Epigenetic inheritance - modifications which alter the expression of genes, but not their actual nucleotide sequence - was suposedly found in laboratory mice who were trained to fear the smell of acetophenone, a chemical which scent has been compared to those of cherries and almonds. The researchers wafted the scent around a small chamber, while giving small electric shocks to male mice. The animals eventually learned to associate the scent with pain, shuddering in the presence of acetophenone even without a shock.
That's when things get interesting: this reaction was passed on to their pups. Despite never having encountered acetophenone in their lives, the offspring exhibited increased sensitivity when introduced to its smell, shuddering more markedly in its presence compared with the descendants of mice that had been conditioned to be startled by a different smell or that had gone through no such conditioning. A third generation of mice — the 'grandchildren' — also inherited this reaction, as did mice conceived through in vitro fertilization with sperm from males sensitized to acetophenone. Similar experiments showed that the response can also be transmitted down from the mother. But how that happens has not been explained yet, and it gets scientists suspicious.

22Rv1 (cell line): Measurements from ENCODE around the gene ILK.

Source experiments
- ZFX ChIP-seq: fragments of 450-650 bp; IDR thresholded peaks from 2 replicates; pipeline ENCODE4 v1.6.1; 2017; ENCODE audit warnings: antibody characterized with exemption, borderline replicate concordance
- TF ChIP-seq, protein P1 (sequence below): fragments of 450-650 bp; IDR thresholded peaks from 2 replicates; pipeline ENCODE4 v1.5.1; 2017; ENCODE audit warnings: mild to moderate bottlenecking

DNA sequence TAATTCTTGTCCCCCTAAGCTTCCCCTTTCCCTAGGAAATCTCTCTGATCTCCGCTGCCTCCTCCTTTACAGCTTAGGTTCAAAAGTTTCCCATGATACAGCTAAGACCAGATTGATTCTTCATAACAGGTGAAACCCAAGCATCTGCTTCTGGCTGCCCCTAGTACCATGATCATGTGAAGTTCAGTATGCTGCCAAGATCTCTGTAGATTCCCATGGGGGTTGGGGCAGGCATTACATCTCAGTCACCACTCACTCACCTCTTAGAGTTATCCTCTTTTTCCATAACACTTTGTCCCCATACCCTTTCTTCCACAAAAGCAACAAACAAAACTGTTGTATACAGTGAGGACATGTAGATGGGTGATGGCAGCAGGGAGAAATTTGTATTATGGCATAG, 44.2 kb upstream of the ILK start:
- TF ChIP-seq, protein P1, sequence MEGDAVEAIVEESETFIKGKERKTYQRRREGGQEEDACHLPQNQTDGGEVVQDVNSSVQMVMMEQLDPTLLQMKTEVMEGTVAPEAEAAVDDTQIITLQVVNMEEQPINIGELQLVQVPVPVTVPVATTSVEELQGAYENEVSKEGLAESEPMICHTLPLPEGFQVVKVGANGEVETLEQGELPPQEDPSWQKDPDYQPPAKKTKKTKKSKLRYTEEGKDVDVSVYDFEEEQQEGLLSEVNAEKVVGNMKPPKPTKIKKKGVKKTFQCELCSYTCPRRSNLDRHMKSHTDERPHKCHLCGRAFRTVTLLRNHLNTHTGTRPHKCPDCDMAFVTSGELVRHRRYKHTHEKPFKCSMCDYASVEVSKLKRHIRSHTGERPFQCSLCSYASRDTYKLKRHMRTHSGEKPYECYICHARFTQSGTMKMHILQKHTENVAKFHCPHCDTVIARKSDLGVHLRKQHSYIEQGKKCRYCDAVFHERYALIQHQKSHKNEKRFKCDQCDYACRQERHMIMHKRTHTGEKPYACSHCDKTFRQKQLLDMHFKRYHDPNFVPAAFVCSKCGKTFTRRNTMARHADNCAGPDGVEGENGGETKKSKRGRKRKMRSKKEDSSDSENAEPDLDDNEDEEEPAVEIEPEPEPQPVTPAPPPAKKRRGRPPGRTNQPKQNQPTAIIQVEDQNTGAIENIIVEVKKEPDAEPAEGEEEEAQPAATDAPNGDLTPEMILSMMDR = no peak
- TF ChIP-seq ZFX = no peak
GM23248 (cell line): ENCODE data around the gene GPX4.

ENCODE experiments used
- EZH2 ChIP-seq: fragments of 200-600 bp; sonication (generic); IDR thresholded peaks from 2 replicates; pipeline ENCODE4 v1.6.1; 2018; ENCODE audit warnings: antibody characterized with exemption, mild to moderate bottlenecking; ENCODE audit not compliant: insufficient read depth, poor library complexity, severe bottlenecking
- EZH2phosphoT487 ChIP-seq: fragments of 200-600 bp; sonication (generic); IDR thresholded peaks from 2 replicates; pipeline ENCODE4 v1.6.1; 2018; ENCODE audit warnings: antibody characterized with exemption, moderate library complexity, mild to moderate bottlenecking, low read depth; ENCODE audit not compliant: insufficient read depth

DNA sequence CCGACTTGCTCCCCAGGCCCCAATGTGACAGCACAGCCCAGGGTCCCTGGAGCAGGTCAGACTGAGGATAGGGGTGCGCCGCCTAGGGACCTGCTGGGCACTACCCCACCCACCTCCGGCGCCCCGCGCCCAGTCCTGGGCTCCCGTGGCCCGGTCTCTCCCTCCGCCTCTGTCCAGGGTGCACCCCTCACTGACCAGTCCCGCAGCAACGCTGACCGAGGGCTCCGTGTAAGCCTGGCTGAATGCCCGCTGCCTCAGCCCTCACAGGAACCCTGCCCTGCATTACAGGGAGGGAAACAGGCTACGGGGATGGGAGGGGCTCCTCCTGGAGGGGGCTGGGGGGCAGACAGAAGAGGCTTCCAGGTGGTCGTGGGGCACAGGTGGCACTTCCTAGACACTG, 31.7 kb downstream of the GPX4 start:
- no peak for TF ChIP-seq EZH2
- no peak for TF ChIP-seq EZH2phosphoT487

Humans inherit epigenetic alterations that influence behaviour, too, the authors suspect. A parent’s anxiety, they speculate, could influence later generations through epigenetic modifications to receptors for stress hormones. But the researchers are not sure how to prove the case, and they plan to focus on lab animals for the time being. They now want to determine for how many generations the sensitivity to acetophenone lasts, and whether that response can be eliminated. Scepticism that the inheritance mechanism is real will likely persist “until someone can really explain it in a molecular way”, they claim. They also say that “unfortunately, it’s probably going to be complicated and it’s probably going to take a while.”